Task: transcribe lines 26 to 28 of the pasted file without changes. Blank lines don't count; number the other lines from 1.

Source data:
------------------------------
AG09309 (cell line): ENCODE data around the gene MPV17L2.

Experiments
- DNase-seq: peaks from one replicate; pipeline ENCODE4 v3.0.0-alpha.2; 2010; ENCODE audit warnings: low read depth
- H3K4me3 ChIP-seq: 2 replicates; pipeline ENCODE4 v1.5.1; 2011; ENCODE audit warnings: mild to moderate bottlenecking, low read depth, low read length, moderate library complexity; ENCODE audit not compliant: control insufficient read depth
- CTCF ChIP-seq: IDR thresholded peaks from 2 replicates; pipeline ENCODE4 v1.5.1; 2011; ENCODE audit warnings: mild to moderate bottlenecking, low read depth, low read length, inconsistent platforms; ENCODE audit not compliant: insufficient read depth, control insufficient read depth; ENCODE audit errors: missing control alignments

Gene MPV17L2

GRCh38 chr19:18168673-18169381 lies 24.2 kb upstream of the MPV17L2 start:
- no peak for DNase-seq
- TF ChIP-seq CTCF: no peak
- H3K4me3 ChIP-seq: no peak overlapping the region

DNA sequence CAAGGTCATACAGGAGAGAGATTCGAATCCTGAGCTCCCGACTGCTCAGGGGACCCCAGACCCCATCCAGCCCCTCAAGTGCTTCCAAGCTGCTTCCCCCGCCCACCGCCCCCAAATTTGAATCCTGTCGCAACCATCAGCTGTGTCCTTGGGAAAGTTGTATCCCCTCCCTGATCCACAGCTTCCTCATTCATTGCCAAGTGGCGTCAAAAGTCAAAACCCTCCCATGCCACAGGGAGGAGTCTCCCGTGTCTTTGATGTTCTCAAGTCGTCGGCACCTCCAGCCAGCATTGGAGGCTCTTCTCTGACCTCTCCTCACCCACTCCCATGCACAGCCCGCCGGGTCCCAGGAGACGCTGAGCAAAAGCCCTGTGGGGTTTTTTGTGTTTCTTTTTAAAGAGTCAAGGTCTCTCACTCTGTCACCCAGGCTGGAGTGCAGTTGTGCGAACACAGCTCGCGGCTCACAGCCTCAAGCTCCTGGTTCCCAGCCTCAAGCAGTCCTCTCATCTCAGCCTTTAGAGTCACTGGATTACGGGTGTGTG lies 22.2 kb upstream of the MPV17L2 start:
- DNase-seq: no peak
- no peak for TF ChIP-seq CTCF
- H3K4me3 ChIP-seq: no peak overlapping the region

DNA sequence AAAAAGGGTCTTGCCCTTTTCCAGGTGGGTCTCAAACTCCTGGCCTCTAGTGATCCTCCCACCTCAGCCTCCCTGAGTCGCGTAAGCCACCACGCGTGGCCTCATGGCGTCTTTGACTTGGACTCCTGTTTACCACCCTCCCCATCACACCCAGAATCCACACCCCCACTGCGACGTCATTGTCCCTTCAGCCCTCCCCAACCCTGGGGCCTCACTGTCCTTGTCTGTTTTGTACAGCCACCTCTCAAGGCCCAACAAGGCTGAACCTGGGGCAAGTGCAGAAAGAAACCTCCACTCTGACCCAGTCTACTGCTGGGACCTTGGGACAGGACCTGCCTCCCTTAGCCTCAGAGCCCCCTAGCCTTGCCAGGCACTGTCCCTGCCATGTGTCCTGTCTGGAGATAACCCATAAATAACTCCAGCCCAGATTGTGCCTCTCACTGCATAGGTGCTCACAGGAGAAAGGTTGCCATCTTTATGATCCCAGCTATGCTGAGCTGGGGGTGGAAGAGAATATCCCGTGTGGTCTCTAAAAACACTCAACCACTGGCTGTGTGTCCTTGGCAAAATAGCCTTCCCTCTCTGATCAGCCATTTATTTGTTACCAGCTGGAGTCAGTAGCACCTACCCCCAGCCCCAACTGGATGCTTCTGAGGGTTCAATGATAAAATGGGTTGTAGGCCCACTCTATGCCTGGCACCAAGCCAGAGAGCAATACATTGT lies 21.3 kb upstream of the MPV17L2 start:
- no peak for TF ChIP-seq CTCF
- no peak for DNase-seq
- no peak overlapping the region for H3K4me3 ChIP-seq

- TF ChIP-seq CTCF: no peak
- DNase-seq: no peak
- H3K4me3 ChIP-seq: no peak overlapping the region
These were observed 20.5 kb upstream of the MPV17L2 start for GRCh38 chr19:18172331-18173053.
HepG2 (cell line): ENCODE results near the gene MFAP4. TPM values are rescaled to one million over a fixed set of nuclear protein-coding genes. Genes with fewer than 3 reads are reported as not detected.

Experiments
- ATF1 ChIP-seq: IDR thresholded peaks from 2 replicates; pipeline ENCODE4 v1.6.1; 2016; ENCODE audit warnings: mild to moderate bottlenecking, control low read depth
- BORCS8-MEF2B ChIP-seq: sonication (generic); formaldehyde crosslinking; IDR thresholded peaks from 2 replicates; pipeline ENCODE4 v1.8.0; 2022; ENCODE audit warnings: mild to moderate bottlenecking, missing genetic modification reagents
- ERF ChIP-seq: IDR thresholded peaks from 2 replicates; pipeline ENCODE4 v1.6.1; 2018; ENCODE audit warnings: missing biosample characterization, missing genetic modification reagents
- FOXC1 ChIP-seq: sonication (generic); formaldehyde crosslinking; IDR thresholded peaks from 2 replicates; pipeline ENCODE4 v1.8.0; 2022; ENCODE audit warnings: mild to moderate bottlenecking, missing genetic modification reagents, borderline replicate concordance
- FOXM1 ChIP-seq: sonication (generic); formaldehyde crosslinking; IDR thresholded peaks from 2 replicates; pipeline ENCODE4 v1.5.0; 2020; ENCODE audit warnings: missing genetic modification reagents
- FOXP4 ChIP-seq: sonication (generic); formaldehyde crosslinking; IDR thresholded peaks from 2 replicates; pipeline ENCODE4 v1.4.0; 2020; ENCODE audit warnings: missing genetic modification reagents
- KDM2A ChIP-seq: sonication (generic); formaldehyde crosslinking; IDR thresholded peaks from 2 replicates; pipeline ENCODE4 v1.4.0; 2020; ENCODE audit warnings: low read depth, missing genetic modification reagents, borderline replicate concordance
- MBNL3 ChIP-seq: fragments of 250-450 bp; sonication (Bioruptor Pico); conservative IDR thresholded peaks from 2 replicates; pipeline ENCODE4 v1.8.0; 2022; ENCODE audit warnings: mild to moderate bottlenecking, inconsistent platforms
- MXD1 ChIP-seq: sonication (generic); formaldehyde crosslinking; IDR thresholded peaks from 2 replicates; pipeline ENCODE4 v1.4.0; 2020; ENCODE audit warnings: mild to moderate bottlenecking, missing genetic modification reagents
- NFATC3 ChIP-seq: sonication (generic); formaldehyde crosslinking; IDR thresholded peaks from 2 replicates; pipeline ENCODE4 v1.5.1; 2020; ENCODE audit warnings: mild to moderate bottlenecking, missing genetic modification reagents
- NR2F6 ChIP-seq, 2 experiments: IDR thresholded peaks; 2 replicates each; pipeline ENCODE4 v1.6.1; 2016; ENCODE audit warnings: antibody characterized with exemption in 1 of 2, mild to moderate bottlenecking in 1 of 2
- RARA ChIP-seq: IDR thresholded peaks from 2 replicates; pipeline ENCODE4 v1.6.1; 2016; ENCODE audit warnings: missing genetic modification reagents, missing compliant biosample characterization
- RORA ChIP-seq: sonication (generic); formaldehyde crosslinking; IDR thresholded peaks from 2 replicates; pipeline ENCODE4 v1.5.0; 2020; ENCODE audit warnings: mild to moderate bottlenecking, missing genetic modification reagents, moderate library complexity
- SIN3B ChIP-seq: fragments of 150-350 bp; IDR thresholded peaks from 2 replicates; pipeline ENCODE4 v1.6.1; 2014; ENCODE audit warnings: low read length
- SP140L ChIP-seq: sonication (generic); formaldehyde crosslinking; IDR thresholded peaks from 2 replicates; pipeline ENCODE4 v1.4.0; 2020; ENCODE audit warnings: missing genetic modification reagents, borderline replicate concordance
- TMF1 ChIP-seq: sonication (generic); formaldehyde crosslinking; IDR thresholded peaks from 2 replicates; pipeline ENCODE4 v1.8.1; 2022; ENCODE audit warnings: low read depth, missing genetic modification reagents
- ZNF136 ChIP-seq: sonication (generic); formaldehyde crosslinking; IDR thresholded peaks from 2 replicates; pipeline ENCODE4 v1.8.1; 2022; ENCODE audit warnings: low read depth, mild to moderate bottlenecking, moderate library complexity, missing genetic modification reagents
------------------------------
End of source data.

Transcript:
- BORCS8-MEF2B ChIP-seq: sonication (generic); formaldehyde crosslinking; IDR thresholded peaks from 2 replicates; pipeline ENCODE4 v1.8.0; 2022; ENCODE audit warnings: mild to moderate bottlenecking, missing genetic modification reagents
- ERF ChIP-seq: IDR thresholded peaks from 2 replicates; pipeline ENCODE4 v1.6.1; 2018; ENCODE audit warnings: missing biosample characterization, missing genetic modification reagents
- FOXC1 ChIP-seq: sonication (generic); formaldehyde crosslinking; IDR thresholded peaks from 2 replicates; pipeline ENCODE4 v1.8.0; 2022; ENCODE audit warnings: mild to moderate bottlenecking, missing genetic modification reagents, borderline replicate concordance